Dan de Sa's Reviews > Sir Gawain and the Green Knight, Pearl, Cleanness, Patience

Sir Gawain and the Green Knight, Pearl, Cleanness, Patience by Unknown
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Jun 05, 12

This edition of the Pearl Poet's oeuvre is simply excellent because the poetry is preserved in the original language.

Foremost, my favorite of the collection is probably that of most: SGGK. I believe there are a number of reasons which account for this. The first is my 20th/21st century preference for narrative over lyric. This doesn't mean I don't like lyric verse, it is just to say that my mind simply looks for narrative structure when I start reading a piece, and I think this results in my (as well as others') preference for SGGK over, say, The Waste Land. The second reason is the poetic skill at work in this poem. This is the first alliterative poem I've read, and I was just struck by the combinatino of the alliterative mode with the bob-and-wheel stanzaic structure. I think that this is one thing that attests to the poem's status as a gem of the alliterative revival.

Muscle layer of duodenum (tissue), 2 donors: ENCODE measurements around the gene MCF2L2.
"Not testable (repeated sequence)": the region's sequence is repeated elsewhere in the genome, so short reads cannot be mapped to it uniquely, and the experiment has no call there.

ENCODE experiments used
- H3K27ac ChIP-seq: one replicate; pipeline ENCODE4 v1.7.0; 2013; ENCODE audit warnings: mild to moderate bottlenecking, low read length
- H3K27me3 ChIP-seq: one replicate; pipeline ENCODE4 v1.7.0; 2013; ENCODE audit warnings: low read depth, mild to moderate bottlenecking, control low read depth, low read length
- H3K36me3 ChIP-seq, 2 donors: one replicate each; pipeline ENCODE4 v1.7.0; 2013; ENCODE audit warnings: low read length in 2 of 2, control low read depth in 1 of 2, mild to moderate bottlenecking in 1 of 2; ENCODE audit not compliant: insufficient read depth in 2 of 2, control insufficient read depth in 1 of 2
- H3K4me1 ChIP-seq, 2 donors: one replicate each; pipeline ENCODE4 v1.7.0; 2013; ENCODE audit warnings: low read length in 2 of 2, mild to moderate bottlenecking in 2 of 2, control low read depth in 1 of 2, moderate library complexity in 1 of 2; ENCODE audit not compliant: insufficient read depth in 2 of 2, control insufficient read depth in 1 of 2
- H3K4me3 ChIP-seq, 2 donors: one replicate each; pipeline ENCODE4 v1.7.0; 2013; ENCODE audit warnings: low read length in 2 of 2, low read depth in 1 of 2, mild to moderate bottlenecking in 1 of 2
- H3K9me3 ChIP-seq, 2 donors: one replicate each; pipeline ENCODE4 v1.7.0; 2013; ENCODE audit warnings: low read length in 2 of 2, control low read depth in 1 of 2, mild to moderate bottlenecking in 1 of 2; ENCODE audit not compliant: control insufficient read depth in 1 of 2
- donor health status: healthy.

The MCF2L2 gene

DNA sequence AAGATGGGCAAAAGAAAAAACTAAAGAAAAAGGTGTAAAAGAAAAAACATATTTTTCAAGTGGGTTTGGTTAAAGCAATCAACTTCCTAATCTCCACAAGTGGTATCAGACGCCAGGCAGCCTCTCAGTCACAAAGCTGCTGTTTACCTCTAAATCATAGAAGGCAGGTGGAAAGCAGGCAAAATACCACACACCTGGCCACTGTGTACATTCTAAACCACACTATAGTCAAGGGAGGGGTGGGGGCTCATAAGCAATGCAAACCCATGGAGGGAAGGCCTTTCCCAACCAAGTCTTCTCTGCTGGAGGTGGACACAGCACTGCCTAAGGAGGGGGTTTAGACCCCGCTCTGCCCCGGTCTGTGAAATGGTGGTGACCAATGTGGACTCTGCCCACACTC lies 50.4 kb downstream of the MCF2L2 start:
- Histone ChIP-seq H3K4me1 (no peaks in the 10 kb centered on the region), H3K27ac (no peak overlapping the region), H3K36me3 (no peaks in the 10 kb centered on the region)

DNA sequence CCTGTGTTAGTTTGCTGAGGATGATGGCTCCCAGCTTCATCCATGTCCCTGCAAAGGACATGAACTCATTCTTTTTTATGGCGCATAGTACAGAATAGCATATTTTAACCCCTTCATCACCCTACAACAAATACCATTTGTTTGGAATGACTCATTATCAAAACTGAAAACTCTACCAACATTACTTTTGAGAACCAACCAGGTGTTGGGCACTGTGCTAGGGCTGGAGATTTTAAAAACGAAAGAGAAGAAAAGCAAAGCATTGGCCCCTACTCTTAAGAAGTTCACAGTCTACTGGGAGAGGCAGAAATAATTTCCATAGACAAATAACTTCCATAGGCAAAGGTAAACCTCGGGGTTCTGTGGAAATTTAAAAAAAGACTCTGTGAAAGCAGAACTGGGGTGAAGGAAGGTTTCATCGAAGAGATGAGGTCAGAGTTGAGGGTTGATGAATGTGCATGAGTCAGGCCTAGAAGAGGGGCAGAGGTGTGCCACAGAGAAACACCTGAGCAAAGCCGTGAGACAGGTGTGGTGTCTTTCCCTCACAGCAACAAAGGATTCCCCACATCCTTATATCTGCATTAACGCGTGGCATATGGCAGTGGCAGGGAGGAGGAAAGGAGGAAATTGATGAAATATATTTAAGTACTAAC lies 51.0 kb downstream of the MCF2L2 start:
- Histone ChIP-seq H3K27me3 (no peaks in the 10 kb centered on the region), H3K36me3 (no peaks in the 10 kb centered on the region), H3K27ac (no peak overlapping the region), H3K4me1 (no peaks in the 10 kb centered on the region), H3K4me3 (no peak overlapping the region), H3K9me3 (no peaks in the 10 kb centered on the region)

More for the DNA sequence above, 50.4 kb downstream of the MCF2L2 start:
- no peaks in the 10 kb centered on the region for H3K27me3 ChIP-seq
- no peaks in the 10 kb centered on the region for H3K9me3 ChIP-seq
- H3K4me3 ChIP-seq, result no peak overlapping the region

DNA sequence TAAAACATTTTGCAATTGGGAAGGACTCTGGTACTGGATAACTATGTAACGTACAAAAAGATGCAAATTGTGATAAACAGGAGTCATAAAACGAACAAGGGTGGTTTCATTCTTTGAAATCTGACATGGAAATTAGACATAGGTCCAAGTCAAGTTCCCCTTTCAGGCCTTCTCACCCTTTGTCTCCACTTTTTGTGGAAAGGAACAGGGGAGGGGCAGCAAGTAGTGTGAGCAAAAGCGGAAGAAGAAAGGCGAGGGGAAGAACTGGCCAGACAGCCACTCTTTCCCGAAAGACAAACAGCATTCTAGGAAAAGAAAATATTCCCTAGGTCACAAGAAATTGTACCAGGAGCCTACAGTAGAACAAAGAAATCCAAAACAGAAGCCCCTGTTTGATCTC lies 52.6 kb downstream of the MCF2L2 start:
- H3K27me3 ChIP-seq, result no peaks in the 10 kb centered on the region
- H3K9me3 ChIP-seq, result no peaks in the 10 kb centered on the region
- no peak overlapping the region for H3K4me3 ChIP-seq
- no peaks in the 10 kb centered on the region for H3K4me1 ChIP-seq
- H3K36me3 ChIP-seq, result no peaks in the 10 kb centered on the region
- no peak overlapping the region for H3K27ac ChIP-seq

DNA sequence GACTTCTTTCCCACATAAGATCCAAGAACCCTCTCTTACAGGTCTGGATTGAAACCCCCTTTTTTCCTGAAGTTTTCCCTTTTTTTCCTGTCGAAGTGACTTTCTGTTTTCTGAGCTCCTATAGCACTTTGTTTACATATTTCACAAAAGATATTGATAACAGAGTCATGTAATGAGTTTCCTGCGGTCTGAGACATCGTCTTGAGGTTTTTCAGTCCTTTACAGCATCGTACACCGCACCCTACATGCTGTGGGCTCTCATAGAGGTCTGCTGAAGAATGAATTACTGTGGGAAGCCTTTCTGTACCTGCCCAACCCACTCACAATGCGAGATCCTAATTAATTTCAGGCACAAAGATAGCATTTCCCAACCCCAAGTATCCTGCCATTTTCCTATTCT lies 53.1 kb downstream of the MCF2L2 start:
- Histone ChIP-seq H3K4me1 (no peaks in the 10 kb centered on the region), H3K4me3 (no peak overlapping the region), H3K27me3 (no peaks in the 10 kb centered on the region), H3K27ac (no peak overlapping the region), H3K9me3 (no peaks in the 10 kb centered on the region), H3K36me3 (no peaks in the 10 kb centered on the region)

Pearl, of course, could be said to be great because of the same reasons I've listed. Both have great narratives and both are written with considerable skill. The reason I value SGGK over Pearl, however, is based on generic preference: SGGK is a Romance, while Pearl is a spiritual Allegory. While both genres were popular during the medieval period, I think that Romance is more appealing to modern tastes if only for the fact that it comes down to us through the genre of high fantasy. I like both, and I like what both poems have to say, but if I were given the choice of only one I'd have to go with SGGK.

Of the two remaining poems, I've only read Patience, and it was a long time ago so my memory of it is vague. Basically, Patience and Cleanness (or Purity) are both sermons in alliterative verse. The former argues for the value that the virtue of patience has for us through a retelling of the story of Jonah and the whale. To be honest, it was a bit boring; but I do recommend reading all of the works of the Pearl poet, including these two (and St. Erkenwald, if you can find it, as it MAY have been written by the same author), so to get a full understanding of this poet's writing and thought.

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